With a critical launch attempt looming at the end of the year, Richard Branson’s Virgin Orbit is seeking up to $200 million in investment that could value the company at $1 billion, The Wall Street Journal reported.
The fundraising comes as the British billionaire’s sprawling travel-to-finance empire and the wider commercial space industry have been hit hard by the coronavirus pandemic.
Virgin Orbit said in August it had hired LionTree Advisors LLC and Perella Weinberg Partners LP to look at potential financial transactions. Those banks are now charged with helping it raise between $150 million to $200 million by as early as the end of the year for capital expenditure and to fund satellite launches, according to the people familiar with the plans.
Virgin Orbit’s first launch attempt in May failed after a fuel line broke in the LauncherOne booster after it was dropped from its Boeing 747 carrier airplane over the Pacific Ocean. The rocket fired for about four seconds before the engine quit.
It is not uncommon for rockets to fail on their maiden flights. The second launch attempt, which the company wants to conduct by the end of the year, has taken on even greater importance with news the company is seeking additional investment to fund its operations.
Branson’s COVID-19 stricken companies have spent a lot of time raising money this year to keep his empire afloat. Publicly traded Virgin Galactic raised $460.2 million in a secondary offering in August.
Branson also sold about 10 percent of his holdings in Virgin Galactic earlier this year. The sale left the billionaire as a minority shareholder in the space tourism company.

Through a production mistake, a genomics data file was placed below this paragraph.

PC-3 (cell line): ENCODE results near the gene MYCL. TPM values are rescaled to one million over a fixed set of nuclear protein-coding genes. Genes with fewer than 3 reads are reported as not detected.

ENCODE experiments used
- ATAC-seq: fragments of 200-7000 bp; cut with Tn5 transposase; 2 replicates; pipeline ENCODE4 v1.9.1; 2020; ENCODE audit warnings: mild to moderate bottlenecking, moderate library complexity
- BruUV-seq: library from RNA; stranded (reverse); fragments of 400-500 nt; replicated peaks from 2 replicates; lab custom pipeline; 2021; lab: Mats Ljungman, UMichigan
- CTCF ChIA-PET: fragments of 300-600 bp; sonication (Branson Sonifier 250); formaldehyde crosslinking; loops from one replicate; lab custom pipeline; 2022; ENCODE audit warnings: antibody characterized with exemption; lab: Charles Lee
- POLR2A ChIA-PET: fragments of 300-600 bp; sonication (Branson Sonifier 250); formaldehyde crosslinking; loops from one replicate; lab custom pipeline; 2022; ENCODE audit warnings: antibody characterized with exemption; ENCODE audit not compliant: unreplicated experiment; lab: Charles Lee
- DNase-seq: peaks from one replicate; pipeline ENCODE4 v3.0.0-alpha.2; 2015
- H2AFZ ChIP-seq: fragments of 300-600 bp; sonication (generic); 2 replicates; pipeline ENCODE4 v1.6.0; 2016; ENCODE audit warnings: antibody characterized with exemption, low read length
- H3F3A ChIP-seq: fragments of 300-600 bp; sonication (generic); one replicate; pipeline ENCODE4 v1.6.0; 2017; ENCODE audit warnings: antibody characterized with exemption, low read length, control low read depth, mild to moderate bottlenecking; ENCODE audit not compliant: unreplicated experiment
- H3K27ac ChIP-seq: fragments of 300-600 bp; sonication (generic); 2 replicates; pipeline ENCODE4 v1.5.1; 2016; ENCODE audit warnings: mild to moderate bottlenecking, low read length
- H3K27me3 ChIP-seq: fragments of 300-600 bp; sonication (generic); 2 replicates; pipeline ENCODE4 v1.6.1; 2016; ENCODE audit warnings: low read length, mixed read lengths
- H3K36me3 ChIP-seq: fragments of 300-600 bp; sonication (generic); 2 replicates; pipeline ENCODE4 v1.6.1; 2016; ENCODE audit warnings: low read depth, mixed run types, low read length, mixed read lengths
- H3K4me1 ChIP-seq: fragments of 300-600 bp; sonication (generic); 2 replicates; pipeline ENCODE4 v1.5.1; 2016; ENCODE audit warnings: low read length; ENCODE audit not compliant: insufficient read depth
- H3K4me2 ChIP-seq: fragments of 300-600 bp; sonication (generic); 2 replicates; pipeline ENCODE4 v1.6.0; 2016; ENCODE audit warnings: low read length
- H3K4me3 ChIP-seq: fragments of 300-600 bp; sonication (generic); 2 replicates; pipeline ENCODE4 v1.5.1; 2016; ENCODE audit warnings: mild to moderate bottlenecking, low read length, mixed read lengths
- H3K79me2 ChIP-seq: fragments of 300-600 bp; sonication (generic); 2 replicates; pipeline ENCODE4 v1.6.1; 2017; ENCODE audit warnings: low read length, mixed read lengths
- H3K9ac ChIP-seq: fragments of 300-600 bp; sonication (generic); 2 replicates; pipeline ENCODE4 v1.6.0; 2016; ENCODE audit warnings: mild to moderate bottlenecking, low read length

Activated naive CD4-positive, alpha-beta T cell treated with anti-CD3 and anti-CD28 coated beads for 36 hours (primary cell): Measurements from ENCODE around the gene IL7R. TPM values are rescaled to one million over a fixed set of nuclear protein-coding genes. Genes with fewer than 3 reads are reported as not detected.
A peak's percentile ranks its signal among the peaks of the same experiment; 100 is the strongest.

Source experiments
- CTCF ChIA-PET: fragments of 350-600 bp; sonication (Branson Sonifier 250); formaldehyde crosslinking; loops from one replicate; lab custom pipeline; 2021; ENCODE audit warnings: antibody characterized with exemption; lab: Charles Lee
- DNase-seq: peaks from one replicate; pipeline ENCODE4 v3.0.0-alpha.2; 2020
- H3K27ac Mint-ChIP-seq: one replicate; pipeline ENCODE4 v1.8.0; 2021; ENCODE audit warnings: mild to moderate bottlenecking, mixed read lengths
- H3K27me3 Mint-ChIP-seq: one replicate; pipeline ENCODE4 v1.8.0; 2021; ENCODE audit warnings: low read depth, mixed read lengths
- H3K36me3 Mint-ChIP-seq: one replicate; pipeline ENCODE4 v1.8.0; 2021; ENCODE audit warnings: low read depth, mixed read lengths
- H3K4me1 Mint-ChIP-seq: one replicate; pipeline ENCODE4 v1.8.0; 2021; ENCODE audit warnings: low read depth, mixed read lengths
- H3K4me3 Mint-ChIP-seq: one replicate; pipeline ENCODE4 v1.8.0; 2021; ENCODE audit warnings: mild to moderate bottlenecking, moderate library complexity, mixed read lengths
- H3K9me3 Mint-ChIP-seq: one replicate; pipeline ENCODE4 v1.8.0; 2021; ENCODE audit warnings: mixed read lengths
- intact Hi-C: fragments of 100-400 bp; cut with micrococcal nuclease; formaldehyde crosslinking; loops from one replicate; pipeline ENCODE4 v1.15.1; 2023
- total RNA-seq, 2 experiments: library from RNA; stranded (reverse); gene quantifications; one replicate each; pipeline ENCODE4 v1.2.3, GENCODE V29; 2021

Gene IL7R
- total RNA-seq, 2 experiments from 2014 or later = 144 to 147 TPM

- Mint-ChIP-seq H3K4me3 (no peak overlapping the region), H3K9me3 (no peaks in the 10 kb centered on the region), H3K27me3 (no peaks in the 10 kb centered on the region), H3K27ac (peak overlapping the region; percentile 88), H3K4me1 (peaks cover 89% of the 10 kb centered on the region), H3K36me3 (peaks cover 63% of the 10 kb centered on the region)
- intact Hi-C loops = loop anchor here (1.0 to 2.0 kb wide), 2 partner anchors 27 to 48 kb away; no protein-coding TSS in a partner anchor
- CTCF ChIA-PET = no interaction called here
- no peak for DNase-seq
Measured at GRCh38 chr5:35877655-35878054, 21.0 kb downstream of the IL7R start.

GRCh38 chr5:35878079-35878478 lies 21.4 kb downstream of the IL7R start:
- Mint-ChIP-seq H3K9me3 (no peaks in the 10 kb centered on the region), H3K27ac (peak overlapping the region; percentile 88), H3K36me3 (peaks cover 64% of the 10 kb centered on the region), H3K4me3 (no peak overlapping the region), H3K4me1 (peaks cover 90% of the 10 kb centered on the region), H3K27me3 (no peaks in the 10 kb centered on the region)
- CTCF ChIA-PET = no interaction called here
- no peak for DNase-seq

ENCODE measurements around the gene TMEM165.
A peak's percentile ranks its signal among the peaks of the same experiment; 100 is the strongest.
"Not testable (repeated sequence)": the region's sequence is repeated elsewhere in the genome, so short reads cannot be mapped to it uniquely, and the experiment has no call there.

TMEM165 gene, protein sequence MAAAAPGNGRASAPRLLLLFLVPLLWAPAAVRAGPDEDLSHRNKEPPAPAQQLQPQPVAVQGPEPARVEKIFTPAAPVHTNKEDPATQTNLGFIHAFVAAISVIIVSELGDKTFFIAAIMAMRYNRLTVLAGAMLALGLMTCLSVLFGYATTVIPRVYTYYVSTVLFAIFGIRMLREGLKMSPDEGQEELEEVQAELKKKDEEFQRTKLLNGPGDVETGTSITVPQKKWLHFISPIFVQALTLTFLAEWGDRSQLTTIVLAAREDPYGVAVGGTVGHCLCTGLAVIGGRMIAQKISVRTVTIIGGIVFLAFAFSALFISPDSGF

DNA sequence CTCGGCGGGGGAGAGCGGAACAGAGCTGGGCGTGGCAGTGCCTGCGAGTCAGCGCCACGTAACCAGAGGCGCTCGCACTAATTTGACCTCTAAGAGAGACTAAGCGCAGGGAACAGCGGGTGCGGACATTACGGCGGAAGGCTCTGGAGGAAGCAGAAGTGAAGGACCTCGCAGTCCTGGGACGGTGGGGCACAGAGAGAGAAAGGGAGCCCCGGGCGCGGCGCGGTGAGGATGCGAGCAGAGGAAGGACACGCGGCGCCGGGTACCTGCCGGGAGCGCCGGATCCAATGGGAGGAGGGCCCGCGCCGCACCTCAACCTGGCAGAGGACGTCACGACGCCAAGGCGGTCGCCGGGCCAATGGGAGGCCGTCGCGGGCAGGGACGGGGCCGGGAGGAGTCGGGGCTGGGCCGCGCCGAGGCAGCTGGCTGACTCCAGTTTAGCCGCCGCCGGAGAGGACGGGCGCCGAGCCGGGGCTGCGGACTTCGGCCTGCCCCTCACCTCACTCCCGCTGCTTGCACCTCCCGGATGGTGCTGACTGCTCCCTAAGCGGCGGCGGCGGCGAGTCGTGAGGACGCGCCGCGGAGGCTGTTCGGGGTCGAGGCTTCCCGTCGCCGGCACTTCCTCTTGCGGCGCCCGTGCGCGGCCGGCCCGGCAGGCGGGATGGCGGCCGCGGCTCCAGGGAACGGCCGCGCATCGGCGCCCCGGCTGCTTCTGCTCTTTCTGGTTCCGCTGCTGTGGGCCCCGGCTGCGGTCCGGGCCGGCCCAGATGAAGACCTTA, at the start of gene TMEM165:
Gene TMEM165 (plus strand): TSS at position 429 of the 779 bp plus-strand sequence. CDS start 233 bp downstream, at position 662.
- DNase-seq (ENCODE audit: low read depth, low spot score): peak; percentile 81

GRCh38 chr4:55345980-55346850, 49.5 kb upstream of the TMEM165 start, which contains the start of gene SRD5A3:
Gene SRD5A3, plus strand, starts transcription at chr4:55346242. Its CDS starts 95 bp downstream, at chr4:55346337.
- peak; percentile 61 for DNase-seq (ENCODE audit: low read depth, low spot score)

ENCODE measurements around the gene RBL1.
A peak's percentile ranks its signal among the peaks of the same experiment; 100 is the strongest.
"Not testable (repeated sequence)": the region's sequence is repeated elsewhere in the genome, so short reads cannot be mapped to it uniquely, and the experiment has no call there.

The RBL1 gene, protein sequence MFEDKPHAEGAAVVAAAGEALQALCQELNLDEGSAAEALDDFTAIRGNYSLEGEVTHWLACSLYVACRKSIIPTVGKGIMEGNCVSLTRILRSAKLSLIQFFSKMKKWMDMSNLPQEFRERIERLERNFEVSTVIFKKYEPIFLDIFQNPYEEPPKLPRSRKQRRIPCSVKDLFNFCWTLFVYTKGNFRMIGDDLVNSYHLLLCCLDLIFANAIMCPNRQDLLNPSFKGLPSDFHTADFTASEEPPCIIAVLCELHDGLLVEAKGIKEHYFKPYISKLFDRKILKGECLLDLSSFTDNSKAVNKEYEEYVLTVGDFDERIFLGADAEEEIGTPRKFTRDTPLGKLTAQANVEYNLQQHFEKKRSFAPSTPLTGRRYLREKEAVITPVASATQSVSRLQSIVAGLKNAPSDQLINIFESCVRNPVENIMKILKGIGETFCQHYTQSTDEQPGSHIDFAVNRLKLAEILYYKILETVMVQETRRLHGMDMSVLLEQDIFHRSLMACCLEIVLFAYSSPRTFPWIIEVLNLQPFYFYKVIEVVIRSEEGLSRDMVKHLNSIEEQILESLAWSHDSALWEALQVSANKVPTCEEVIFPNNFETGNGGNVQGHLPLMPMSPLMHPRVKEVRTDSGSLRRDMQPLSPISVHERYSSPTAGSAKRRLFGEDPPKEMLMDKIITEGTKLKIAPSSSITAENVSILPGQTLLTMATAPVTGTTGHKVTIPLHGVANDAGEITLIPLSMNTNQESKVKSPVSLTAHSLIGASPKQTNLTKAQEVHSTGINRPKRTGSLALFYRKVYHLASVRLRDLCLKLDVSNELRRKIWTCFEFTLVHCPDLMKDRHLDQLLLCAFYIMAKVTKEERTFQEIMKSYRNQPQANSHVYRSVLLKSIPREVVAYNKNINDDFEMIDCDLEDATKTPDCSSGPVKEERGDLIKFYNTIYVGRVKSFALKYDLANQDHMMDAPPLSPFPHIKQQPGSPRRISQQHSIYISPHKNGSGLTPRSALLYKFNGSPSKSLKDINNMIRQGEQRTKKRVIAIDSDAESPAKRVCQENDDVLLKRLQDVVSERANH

Virgin Atlantic Airways raised about $1.5 billion from investors to stave off bankruptcy. Virgin Australia airlines, which the Virgin Group owned with three partners, went into administration and was sold off to investors.
The Virgin Group also raised $480 million for a special-purpose acquisition company (SPAC) named VG Acquisition Corp. that “will merge, buy or swap shares with other businesses in its core industries, which include travel and leisure, financial services, health, technology and mobile,” The Journal reported.
A SPAC is known as a blank-check company because funds are not raised for a specific business purpose. The company is publicly traded on the stock exchange while it looks for merger or acquisition targets. The acquired or merged company then trades under its own name.
Virgin Galactic went public last October after it completed a merger with a SPAC named Social Capital Hedosophia run by billionaire Chamath Palihapitiya. Momentus Space announced last week that it would go public via a SPAC created by Stable Road Capital.
With the travel and leisure industry having been hit hard by the COVID-19 pandemic, Virgin’s SPAC is likely hoping to acquire a number of struggling companies using investors’ money. The SPAC raised $80 million more than its $400 million target.